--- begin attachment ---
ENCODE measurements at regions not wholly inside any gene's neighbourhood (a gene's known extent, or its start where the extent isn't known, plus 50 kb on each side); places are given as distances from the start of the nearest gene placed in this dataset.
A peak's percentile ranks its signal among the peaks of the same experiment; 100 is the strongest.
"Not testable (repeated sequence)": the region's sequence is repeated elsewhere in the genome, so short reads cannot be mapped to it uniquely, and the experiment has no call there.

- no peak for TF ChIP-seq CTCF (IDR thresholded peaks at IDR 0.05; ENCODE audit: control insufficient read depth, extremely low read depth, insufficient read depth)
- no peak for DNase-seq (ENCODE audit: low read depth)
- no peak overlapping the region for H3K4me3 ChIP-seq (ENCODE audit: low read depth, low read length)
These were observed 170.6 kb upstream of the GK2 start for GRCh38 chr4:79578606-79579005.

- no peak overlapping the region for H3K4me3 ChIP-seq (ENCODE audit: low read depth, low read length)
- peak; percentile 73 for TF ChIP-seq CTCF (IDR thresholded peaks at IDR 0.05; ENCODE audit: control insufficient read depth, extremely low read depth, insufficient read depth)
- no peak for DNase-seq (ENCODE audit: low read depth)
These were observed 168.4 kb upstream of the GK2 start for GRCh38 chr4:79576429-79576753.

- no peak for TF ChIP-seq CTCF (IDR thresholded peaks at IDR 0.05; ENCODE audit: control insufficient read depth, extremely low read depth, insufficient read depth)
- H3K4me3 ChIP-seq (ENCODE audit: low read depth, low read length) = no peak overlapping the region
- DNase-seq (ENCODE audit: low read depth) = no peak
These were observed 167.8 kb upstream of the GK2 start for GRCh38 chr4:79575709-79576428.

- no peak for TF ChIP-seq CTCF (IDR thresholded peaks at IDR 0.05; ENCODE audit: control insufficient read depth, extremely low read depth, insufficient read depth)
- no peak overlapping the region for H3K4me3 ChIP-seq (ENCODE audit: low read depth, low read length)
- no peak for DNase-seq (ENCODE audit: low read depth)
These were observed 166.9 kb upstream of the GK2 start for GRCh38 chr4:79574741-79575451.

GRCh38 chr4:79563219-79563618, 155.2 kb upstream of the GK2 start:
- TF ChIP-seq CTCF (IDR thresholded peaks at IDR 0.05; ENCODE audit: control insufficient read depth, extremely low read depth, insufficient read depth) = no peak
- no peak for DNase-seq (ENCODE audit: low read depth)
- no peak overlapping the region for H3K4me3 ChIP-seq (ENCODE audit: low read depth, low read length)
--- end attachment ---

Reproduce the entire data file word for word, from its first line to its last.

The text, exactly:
ENCODE measurements at regions not wholly inside any gene's neighbourhood (a gene's known extent, or its start where the extent isn't known, plus 50 kb on each side); places are given as distances from the start of the nearest gene placed in this dataset.
A peak's percentile ranks its signal among the peaks of the same experiment; 100 is the strongest.
"Not testable (repeated sequence)": the region's sequence is repeated elsewhere in the genome, so short reads cannot be mapped to it uniquely, and the experiment has no call there.

- no peak for TF ChIP-seq CTCF (IDR thresholded peaks at IDR 0.05; ENCODE audit: control insufficient read depth, extremely low read depth, insufficient read depth)
- no peak for DNase-seq (ENCODE audit: low read depth)
- no peak overlapping the region for H3K4me3 ChIP-seq (ENCODE audit: low read depth, low read length)
These were observed 170.6 kb upstream of the GK2 start for GRCh38 chr4:79578606-79579005.

- no peak overlapping the region for H3K4me3 ChIP-seq (ENCODE audit: low read depth, low read length)
- peak; percentile 73 for TF ChIP-seq CTCF (IDR thresholded peaks at IDR 0.05; ENCODE audit: control insufficient read depth, extremely low read depth, insufficient read depth)
- no peak for DNase-seq (ENCODE audit: low read depth)
These were observed 168.4 kb upstream of the GK2 start for GRCh38 chr4:79576429-79576753.

- no peak for TF ChIP-seq CTCF (IDR thresholded peaks at IDR 0.05; ENCODE audit: control insufficient read depth, extremely low read depth, insufficient read depth)
- H3K4me3 ChIP-seq (ENCODE audit: low read depth, low read length) = no peak overlapping the region
- DNase-seq (ENCODE audit: low read depth) = no peak
These were observed 167.8 kb upstream of the GK2 start for GRCh38 chr4:79575709-79576428.

- no peak for TF ChIP-seq CTCF (IDR thresholded peaks at IDR 0.05; ENCODE audit: control insufficient read depth, extremely low read depth, insufficient read depth)
- no peak overlapping the region for H3K4me3 ChIP-seq (ENCODE audit: low read depth, low read length)
- no peak for DNase-seq (ENCODE audit: low read depth)
These were observed 166.9 kb upstream of the GK2 start for GRCh38 chr4:79574741-79575451.

GRCh38 chr4:79563219-79563618, 155.2 kb upstream of the GK2 start:
- TF ChIP-seq CTCF (IDR thresholded peaks at IDR 0.05; ENCODE audit: control insufficient read depth, extremely low read depth, insufficient read depth) = no peak
- no peak for DNase-seq (ENCODE audit: low read depth)
- no peak overlapping the region for H3K4me3 ChIP-seq (ENCODE audit: low read depth, low read length)